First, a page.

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Substitution of soy protein for casein prevents oxidative modification and inflammatory response induced in rats fed high fructose diet.

Authors
  • Sreeja, S
  • Geetha, Rajagopalan
  • Priyadarshini, Emayavaramban
  • Bhavani, Krishnamoorthy
  • Anuradha, Carani Venkatraman
Type
Published Article
Journal
ISRN inflammation
Publication Date
Jan 01, 2014
Volume
2014
Pages
641096–641096
Identifiers
DOI: 10.1155/2014/641096
PMID: 25006525
Source
Medline
License
Unknown

Abstract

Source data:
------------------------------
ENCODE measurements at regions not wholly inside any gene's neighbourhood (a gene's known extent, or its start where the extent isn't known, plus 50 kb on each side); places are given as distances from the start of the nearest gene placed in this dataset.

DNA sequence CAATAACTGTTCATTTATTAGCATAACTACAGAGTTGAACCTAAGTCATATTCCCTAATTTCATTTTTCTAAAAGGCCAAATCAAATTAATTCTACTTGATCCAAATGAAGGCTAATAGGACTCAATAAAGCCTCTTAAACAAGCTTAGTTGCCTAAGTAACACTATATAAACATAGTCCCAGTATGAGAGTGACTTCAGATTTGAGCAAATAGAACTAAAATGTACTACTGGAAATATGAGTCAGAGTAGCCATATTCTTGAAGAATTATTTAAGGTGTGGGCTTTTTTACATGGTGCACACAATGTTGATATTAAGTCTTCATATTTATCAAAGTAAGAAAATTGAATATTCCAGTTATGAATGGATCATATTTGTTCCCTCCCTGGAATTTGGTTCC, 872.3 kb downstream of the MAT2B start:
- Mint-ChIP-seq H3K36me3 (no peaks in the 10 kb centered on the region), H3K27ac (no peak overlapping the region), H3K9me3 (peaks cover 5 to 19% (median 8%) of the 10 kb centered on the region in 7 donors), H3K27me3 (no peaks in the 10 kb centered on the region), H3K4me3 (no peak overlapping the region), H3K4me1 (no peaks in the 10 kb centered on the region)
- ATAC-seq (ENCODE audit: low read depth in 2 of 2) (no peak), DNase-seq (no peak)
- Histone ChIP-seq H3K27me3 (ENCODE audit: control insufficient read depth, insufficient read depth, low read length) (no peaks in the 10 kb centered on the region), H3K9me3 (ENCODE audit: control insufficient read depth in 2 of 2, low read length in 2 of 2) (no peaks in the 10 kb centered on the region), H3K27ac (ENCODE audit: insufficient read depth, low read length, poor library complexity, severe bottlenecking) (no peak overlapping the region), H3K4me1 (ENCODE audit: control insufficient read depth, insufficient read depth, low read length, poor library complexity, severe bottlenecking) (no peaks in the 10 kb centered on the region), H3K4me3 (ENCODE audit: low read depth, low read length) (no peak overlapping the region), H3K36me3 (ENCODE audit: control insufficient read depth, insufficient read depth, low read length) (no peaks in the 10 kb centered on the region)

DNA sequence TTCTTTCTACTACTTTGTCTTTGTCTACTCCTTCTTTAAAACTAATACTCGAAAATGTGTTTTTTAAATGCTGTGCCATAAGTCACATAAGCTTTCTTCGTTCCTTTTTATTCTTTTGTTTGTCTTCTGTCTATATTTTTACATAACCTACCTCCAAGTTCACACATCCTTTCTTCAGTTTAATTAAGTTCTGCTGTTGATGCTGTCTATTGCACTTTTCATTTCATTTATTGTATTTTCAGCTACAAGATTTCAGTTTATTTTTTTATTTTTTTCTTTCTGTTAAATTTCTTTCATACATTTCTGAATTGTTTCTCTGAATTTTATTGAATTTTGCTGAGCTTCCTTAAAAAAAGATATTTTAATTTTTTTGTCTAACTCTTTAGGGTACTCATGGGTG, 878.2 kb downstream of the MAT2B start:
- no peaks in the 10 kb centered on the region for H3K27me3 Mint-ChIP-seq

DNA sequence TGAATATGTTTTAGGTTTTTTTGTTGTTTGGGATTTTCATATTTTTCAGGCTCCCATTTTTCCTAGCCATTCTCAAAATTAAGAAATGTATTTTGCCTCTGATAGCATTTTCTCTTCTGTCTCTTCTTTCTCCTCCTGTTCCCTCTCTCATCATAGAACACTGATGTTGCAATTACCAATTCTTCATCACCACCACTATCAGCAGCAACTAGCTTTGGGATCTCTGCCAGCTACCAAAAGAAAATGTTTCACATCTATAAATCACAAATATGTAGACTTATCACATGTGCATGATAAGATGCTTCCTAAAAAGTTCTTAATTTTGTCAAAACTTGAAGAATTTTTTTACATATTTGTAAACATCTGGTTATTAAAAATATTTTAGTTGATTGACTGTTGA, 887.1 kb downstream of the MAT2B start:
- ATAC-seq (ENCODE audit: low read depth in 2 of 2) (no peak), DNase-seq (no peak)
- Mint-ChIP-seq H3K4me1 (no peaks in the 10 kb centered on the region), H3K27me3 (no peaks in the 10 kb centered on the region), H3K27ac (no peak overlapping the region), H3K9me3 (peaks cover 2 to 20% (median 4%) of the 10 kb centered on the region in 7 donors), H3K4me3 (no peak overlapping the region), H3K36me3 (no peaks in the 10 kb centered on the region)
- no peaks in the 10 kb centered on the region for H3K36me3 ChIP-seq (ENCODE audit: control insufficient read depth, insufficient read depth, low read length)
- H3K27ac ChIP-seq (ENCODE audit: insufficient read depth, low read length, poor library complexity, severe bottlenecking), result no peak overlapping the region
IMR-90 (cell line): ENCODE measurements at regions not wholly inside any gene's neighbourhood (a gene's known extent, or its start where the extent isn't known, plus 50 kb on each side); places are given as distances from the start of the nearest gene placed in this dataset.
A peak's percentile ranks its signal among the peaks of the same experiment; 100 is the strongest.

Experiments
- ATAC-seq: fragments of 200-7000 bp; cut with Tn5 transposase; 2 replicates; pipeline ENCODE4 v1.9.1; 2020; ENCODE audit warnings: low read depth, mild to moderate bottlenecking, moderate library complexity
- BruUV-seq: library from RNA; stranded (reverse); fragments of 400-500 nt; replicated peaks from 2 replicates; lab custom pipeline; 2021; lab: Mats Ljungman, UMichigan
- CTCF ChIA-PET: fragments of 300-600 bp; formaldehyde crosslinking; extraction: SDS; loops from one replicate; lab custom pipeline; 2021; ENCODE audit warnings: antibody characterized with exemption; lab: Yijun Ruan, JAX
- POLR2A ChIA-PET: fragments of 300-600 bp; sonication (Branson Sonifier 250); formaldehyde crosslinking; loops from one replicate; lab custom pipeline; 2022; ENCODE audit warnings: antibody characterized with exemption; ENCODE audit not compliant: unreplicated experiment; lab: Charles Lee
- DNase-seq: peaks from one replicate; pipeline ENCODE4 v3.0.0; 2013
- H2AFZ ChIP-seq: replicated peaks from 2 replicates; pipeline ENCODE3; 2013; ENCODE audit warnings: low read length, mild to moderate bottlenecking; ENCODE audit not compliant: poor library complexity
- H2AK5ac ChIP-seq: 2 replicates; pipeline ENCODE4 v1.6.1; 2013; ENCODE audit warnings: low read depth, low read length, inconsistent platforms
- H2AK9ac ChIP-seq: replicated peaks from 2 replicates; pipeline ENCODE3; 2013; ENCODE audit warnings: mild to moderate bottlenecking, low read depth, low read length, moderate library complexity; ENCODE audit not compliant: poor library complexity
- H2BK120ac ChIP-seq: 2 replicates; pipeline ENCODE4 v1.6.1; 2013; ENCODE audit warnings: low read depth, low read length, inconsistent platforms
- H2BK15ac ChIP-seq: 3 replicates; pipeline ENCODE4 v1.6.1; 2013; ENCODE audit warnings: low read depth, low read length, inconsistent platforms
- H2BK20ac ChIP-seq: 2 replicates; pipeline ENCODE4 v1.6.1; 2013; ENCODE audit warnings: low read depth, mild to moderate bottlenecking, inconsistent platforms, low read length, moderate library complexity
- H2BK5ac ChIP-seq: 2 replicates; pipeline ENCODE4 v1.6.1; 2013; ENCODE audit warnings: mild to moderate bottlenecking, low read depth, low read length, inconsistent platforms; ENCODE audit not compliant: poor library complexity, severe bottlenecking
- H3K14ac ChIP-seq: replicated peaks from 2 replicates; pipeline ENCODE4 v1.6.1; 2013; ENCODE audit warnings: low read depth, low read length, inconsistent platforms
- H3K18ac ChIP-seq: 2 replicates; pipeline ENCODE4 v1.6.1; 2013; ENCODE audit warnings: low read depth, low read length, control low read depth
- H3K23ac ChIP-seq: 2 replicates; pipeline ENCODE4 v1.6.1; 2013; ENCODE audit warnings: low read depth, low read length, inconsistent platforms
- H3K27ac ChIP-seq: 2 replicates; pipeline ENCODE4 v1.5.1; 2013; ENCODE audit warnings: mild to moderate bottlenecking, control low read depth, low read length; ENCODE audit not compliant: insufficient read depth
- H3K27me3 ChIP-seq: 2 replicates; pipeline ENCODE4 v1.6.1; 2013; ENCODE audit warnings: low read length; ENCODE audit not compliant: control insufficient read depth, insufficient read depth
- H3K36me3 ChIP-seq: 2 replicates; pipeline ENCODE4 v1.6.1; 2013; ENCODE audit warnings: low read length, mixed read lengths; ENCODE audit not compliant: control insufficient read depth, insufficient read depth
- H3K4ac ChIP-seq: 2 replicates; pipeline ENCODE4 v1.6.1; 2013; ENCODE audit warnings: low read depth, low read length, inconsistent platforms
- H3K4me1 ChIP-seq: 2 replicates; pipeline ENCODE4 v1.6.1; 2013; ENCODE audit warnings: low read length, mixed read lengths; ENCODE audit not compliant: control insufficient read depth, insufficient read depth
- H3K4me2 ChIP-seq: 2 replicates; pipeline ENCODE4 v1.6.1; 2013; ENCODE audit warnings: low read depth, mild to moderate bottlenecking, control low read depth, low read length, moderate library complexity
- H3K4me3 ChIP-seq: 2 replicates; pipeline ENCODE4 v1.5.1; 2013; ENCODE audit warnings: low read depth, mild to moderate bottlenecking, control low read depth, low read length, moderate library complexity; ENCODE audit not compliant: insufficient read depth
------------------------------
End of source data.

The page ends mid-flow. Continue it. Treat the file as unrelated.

Fructose-rich diet is known to cause metabolic dysregulation, oxidative stress, and inflammation. We aimed to compare the effects of two dietary proteins of animal and plant origins on fructose-induced oxidative stress and inflammatory changes in liver. Wistar rats were fed either starch or fructose (60%) diet with casein or soy protein (20%) as the protein source for 8 weeks. Glucose and insulin, glycated hemoglobin and fructosamine, AOPP, and FRAP were determined in circulation. Intracellular ROS, oxidatively modified proteins (4-HNE and 3-NT adducts), adiponectin, TNF- α , IL-6 and PAI-1 mRNA expression, phosphorylation and activation of JNK and IKK β , and NF- κ B binding activity were assayed in liver. In comparison with starch fed group, fructose + casein group registered significant decline in antioxidant potential and increase in plasma glucose, insulin, and glycated proteins. Increased ROS production, 4-HNE and 3-NT modified proteins, JNK and IKK β activation, and NF- κ B binding activity were observed in them along with increased gene expression of PAI-1, IL-6, and TNF- α and decreased adiponectin expression. Substitution of soy protein for casein reduced oxidative modification and inflammatory changes in fructose-fed rats. These data suggest that soy protein but not casein can avert the adverse effects elicited by chronic consumption of fructose.

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